Today is the 83rd birthday of Jacques Rivette (Celine and Julie Go Boating, Paris nous appartient, Le Pont du Nord) and to celebrate we’re posting a clip of the auteur reflecting on the beginning of his career. This interview between famed French film critic, Serge Daney, and the masterful French filmmaker, was filmed by the equally talented Claire Denis in 1990. This segment is part of a full-length television documentary entitled Jacques Rivette – Le veilleur (The Night Watchman), which was part of the series that was started by the OTF (Office de Radiodiffusion-Télévision Française) in 1964 under the name Cinéastes de notre temps and was resurrected in 1989 as Cinéma, de notre temps.

At the time of the interview, Daney had left Cahiers du cinéma almost ten years prior and was writing about film and television for the daily newspaper Libération. Here he interviews and ‘co-directs’ the profile on Rivette, which was shot by Agnès Godard and signaled the beginning of her long-standing collaboration as cinematographer for Claire Denis (including I Can’t Sleep, Beau Travail and 35 rhums). In this clip, Daney and Rivette talk mostly of Rivette’s early years and how he got into filmmaking.

The remainder of the film expands on this focus and is highly recommended by Jonathan Rosenbaum:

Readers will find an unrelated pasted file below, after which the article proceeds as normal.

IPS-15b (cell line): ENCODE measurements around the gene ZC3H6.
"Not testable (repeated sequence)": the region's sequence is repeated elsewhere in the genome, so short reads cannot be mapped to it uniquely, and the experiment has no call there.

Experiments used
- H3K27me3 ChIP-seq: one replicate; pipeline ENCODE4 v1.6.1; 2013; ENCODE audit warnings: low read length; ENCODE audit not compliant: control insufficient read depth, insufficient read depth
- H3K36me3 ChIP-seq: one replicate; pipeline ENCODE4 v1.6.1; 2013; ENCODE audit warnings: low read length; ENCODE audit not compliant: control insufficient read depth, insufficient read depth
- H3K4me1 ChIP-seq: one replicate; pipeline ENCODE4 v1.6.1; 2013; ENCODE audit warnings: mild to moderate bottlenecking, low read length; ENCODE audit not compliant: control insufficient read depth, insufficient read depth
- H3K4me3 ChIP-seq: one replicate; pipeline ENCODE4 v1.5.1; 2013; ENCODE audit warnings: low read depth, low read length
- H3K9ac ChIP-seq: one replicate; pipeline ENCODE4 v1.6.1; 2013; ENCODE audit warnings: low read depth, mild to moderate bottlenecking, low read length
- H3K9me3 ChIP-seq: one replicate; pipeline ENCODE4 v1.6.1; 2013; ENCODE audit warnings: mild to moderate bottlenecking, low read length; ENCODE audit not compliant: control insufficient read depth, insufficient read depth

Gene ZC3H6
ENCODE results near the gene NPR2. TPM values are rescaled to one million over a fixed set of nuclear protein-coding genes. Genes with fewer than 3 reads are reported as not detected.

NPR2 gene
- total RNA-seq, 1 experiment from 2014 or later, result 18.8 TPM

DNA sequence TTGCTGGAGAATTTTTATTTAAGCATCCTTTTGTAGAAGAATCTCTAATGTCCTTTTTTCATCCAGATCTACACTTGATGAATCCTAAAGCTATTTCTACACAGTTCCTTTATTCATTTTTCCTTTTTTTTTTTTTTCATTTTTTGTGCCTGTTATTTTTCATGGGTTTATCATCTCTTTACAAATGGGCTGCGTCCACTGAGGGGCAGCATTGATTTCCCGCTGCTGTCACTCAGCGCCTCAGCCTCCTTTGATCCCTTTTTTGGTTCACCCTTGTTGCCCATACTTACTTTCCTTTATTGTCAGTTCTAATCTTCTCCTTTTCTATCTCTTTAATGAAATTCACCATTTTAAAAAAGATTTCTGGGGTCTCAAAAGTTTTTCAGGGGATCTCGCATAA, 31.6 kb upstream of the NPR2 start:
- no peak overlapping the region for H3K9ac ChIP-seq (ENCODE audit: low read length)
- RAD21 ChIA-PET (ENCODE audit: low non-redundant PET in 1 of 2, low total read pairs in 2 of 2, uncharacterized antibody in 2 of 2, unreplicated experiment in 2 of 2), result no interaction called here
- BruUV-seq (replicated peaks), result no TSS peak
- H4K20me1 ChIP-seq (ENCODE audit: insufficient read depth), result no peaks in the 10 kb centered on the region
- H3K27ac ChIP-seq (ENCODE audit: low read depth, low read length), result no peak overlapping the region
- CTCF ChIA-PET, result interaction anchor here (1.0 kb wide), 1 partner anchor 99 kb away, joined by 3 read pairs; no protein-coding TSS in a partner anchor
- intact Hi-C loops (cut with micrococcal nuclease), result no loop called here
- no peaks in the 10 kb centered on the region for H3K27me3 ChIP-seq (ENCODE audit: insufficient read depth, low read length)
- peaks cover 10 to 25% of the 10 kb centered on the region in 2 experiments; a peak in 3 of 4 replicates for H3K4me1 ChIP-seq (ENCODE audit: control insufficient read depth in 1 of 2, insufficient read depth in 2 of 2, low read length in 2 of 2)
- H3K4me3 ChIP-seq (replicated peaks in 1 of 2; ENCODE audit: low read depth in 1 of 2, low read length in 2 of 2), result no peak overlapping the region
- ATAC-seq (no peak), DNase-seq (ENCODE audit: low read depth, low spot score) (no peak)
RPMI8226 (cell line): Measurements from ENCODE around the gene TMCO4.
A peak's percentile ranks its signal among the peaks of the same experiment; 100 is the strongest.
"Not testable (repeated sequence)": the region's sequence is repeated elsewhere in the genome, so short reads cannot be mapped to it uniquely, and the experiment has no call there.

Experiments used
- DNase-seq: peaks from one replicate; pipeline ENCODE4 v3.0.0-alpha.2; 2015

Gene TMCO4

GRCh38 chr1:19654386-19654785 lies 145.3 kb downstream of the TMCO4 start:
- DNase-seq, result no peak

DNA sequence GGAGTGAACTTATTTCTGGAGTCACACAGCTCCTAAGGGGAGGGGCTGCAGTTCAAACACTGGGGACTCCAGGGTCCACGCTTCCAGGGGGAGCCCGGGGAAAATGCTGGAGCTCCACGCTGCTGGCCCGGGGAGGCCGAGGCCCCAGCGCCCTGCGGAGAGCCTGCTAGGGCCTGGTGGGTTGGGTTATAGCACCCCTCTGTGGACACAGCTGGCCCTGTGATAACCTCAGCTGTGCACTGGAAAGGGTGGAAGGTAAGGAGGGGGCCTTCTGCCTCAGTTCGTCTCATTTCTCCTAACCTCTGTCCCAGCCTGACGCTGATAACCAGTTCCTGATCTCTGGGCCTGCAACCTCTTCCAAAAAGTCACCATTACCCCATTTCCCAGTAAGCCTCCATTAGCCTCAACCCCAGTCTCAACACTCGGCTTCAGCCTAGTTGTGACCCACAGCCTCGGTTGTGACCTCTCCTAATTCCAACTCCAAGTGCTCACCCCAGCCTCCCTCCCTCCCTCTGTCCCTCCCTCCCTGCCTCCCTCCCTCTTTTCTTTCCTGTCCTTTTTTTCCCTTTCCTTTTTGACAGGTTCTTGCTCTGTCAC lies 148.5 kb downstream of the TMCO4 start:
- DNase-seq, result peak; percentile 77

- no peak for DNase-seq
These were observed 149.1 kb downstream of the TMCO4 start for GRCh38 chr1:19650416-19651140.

Serge Daney, […] two years before his death, converses with Rivette while relaxing in a cafe and strolling around Paris (Denis interjects a few questions toward the end); since both men were former editors of Cahiers du Cinema, not to mention groundbreaking and highly articulate critics, they have a lot to discuss apart from Rivette’s filmmaking. Clips from many of Rivette’s major films (some of which remain difficult to see, like the legendary Out 1) are included, as are interviews with some of Rivette’s actors, such as Bulle Ogier and Jean-Francois Stevenin. Best of all, the film beautifully captures Rivette the man, as both solitary cinephile and exploratory filmmaker.

Meanwhile, film scholar Paul Grant, who has translated Daney’s work, observes of the film:

[Daney strikes an] almost robust, bold figure [in] Le veilleur, who at times, looking a bit like Kelsey Grammer, seems to be intimidating Rivette in some strange way. This is odd because the film documents the meeting between a director (Rivette) and a writer (Daney) who, as a young man, wrote that Rivette was a decisive influence on his becoming a critic, and further, that as a boy he took on, championed and even enforced, Rivette’s objection towards a particular tracking shot without ever having seen it. So for those who have followed this affair, it might be anticipated that the big meeting between the two would be filled with gratitude and respect on Daney’s part, perhaps even a bit of fawning. But like Apu saying goodbye to his mother, such anticipated, even desired, sentimentality is wholly missing from the event. Perhaps this attitude is a relic of those unglamorous Cahiers years: the staunch anti-humanism, the party lines, etc. If there does exist some melancholic note in this film it is in the night, in Rivette’s seeming reluctance to speak, and in Godard’s close-up long takes of the director smiling timidly, silently, with his thin hair blowing just slightly in the breeze.